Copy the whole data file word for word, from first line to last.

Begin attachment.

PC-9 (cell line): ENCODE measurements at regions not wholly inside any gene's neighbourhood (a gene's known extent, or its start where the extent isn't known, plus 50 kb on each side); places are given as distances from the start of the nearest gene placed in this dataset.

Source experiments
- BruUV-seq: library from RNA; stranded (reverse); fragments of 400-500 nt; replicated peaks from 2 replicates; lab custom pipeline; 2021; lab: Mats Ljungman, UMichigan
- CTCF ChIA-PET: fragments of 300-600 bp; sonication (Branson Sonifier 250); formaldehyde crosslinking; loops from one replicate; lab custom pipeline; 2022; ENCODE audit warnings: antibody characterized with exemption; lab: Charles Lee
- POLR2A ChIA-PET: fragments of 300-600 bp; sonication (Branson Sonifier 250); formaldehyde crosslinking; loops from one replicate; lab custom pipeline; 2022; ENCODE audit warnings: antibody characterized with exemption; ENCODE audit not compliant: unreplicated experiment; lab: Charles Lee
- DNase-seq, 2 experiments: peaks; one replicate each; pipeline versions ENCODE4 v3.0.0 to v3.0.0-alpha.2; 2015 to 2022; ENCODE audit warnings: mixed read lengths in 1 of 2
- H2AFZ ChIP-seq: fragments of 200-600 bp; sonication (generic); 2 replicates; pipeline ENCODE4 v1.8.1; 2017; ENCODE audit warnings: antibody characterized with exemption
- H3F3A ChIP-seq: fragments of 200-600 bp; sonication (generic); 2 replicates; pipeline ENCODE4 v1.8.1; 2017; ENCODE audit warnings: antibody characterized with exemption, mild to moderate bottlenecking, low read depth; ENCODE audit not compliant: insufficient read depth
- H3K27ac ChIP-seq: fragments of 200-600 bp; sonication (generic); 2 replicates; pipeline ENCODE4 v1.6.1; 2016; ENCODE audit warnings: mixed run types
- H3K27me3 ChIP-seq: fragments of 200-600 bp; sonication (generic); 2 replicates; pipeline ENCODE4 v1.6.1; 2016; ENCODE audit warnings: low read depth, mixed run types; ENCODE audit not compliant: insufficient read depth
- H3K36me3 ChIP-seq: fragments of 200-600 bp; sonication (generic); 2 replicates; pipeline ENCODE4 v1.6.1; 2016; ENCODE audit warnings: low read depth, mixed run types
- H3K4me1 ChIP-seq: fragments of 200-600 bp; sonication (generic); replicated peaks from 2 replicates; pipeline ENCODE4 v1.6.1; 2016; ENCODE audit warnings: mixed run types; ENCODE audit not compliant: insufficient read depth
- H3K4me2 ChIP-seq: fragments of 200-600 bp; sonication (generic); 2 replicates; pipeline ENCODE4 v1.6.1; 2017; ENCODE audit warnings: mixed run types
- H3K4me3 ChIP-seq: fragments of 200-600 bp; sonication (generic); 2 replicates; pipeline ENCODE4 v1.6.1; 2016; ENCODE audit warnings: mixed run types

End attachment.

PC-9 (cell line): ENCODE measurements at regions not wholly inside any gene's neighbourhood (a gene's known extent, or its start where the extent isn't known, plus 50 kb on each side); places are given as distances from the start of the nearest gene placed in this dataset.

Source experiments
- BruUV-seq: library from RNA; stranded (reverse); fragments of 400-500 nt; replicated peaks from 2 replicates; lab custom pipeline; 2021; lab: Mats Ljungman, UMichigan
- CTCF ChIA-PET: fragments of 300-600 bp; sonication (Branson Sonifier 250); formaldehyde crosslinking; loops from one replicate; lab custom pipeline; 2022; ENCODE audit warnings: antibody characterized with exemption; lab: Charles Lee
- POLR2A ChIA-PET: fragments of 300-600 bp; sonication (Branson Sonifier 250); formaldehyde crosslinking; loops from one replicate; lab custom pipeline; 2022; ENCODE audit warnings: antibody characterized with exemption; ENCODE audit not compliant: unreplicated experiment; lab: Charles Lee
- DNase-seq, 2 experiments: peaks; one replicate each; pipeline versions ENCODE4 v3.0.0 to v3.0.0-alpha.2; 2015 to 2022; ENCODE audit warnings: mixed read lengths in 1 of 2
- H2AFZ ChIP-seq: fragments of 200-600 bp; sonication (generic); 2 replicates; pipeline ENCODE4 v1.8.1; 2017; ENCODE audit warnings: antibody characterized with exemption
- H3F3A ChIP-seq: fragments of 200-600 bp; sonication (generic); 2 replicates; pipeline ENCODE4 v1.8.1; 2017; ENCODE audit warnings: antibody characterized with exemption, mild to moderate bottlenecking, low read depth; ENCODE audit not compliant: insufficient read depth
- H3K27ac ChIP-seq: fragments of 200-600 bp; sonication (generic); 2 replicates; pipeline ENCODE4 v1.6.1; 2016; ENCODE audit warnings: mixed run types
- H3K27me3 ChIP-seq: fragments of 200-600 bp; sonication (generic); 2 replicates; pipeline ENCODE4 v1.6.1; 2016; ENCODE audit warnings: low read depth, mixed run types; ENCODE audit not compliant: insufficient read depth
- H3K36me3 ChIP-seq: fragments of 200-600 bp; sonication (generic); 2 replicates; pipeline ENCODE4 v1.6.1; 2016; ENCODE audit warnings: low read depth, mixed run types
- H3K4me1 ChIP-seq: fragments of 200-600 bp; sonication (generic); replicated peaks from 2 replicates; pipeline ENCODE4 v1.6.1; 2016; ENCODE audit warnings: mixed run types; ENCODE audit not compliant: insufficient read depth
- H3K4me2 ChIP-seq: fragments of 200-600 bp; sonication (generic); 2 replicates; pipeline ENCODE4 v1.6.1; 2017; ENCODE audit warnings: mixed run types
- H3K4me3 ChIP-seq: fragments of 200-600 bp; sonication (generic); 2 replicates; pipeline ENCODE4 v1.6.1; 2016; ENCODE audit warnings: mixed run types